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华盛顿邮报:展望未来之路
2016-10-26


《华盛顿邮报》   2016年10月27日 

记者 Ylan Q.Mui   图片  图片 Andrew Spear

9月29日,劳伦·哈特利(Lauren Hartley)在俄亥俄州莫瑞恩市的福耀玻璃工厂清洁并检查玻璃。

俄亥俄州莫瑞恩市——最近一天早上,在私人飞机降落俄亥俄州后不久,曹德旺,这位中国亿万富豪就动身驱车沿75号州际公路前往他所豪赌的工厂。他的筹码还有美国铁锈地带这片沙砾之地的未来。

这条俗称为“汽车巷”的公路旁的庞大厂房是当地地标之一。通用汽车20世纪20年代在建起了这座工厂。几代人以来,工厂一直为美国中间阶级中的蓝领阶层创造着就业机会。然而,大批廉价进口产品和廉价外国劳动力对俄亥俄州和美国各地的工业城镇造成了猛烈冲击。随着最后一辆SUV离开生产线,莫瑞恩市也难免沦陷的境地。

现在,这座工厂的新主人是曹德旺。曹德旺在全球化浪潮中从贫困的农村脱颖而出,成为身价亿万,中国最大汽车玻璃生产商福耀集团的董事长。而正是这同一股浪潮击垮了莫瑞恩,这种命运的逆转使中国在公众辩论和政治措辞中成为美国的主要经济对手。共和党总统候选人唐纳德·特朗普(Donald Trump)最近在这个摇摆州停留,进行他的竞选演说时,把对华贸易称为“单向道”。

世界经济的力量对比再一次发生倾斜,但福耀工厂内部已经进入了全球化的新阶段。现在中国企业正在因丧失增长动力而让专家们忧虑,这促使中国富有的投资者和企业前往海外寻求利润。它们正在以前所未有的速度并购美国企业,并雇用数以万计的美国工人。

这一变化正在改变中美两国的利益格局。在莫瑞恩,当地官员正在指望福耀能使这个由沿公路商业区和一元店组成的小镇实现复兴。但福耀很可能永远也不能完全补偿上一代所遭受的损失。

然而,曹德旺董事长仍坚信,像福耀这样的中国公司将消除两国之间的经济紧张局势。在灰蒙蒙的天空和霏霏细雨之下,他来到了这座让他花两年时间和5亿美元重建的工厂。在工厂大门外,美国国旗、俄亥俄州州旗与福耀的蓝白色旗帜共同飘扬。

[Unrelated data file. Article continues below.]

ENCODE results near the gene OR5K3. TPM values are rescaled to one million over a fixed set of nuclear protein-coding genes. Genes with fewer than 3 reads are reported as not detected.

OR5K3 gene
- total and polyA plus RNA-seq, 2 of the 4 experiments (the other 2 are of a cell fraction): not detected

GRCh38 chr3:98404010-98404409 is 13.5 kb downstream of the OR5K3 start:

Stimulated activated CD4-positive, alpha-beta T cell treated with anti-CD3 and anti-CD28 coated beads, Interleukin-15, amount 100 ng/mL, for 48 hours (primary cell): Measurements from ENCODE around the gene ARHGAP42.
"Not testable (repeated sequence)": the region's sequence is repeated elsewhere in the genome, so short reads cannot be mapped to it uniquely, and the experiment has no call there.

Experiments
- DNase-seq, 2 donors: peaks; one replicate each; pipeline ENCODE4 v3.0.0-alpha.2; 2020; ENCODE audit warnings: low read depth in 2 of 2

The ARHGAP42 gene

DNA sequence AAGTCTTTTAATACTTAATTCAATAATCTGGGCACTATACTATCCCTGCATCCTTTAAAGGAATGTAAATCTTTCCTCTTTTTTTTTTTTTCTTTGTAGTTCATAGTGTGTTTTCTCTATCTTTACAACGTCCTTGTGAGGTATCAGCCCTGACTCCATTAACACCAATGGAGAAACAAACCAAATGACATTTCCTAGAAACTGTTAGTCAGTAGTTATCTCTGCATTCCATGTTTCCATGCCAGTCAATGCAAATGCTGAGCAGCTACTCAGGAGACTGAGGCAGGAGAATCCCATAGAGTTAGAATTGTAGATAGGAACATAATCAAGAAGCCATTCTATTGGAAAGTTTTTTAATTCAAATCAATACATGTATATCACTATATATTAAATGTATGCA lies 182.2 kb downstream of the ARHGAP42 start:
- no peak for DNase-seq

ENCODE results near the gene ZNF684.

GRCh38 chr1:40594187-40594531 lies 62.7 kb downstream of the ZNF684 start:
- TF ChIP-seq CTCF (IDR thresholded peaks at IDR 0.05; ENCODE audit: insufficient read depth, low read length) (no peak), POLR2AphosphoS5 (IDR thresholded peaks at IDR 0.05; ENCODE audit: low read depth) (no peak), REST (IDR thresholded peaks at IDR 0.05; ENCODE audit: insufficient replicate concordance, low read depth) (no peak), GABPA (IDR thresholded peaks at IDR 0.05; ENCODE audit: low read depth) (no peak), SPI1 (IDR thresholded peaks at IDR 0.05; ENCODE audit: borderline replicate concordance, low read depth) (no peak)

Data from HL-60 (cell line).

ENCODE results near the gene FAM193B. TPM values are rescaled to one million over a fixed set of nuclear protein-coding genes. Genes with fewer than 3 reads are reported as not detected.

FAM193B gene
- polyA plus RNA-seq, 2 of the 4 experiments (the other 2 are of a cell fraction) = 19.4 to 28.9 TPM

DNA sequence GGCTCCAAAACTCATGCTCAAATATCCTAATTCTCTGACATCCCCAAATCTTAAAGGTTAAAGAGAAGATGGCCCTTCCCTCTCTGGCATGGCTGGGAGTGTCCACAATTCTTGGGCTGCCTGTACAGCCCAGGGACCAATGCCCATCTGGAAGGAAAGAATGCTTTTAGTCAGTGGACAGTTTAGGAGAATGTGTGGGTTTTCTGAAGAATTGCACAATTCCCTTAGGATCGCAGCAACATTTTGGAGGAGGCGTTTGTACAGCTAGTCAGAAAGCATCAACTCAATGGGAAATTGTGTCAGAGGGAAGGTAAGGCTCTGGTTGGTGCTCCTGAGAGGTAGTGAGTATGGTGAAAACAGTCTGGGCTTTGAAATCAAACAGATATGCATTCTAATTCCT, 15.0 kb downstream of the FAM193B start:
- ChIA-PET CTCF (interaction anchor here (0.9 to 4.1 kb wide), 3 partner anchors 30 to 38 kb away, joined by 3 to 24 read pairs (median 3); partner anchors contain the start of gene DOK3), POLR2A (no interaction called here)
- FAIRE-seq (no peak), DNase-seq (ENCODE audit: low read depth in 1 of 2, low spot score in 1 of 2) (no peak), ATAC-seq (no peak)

“我们致力于使中美贸易关系受益,”他在一次访谈中通过翻译说道,“我们将克服所有这些问题。”

曹德旺视察福耀工厂

曹德旺几乎每个月都要来莫瑞恩,在工厂里走来走去,而这个庞大的工厂足以装下41个橄榄球场。

这座工厂是福耀在中国以外最大的投资项目,满负荷运行时预计将有2,500人在此工作。曹德旺表示,希望这座工厂能够成为福耀在美国积极扩张的基础。此前,福耀已经在伊利诺伊州开设了一座生产原片玻璃的工厂,并在密歇根州设立了一座装配工厂。总投资额将达到约10亿美元。

“这个美国工厂就是他的孩子,”莫瑞恩工厂运营经理迈克·弗伦坎普(Mike Fullenkamp)表示。

曹德旺是中国涌现出的第一批企业家,他的赤贫致富故事就是中国国情的写照。曹德旺自幼家贫,由于经常一天只能喝两碗汤,饥饿让他发出痛苦的喊叫。

“我经历过中国最困难的时期,”现年70岁的曹德旺说。“即使我想哭也没有眼泪。”

20世纪80年代中国经济开放伊始,曹德旺接管了一家濒临倒闭的工厂,并瞄准中国规模迅速壮大的中产阶级队伍,将主业迅速转向在汽车企业中越来越抢手的玻璃窗和挡风玻璃。最终,福耀实现了玻璃的对外出口。在福耀和其他企业构成的强大出口引擎的推动下,中国成为全世界仅次于美国的第二大经济体。

与此同时,美国的工业正在着衰退。俄亥俄州25年前曾拥有100多万蓝领工人。而现在,这一数字已经减少到70万以下。

大萧条期间,通用汽车在2008年的圣诞节前夕关闭了莫瑞恩工厂,当天有大约1,000名工人丢掉了工作。庞大而低矮的厂房——是这些工人曾经工作过的地方就这样荒废了数年。

衰退造成的破坏放大了当地许多选民长久以来因在全球经济大潮中掉队而感到的焦虑,而他们的失望情绪又助长了本次总统竞选周期政治上的不满情绪。本月在俄亥俄州参加竞选活动期间,民主党候选人希拉里·克林顿(Hillary Clinton)指责中国向美国市场倾销钢铁。特朗普的言论则更为尖锐。

“他们偷走了我们的工作,他们偷走了我们的企业,他们在抢我们的钱,”上周他这样告诉俄亥俄州自己的支持者们。“而我们只剩下毒品,债务,还有空空荡荡的工厂。”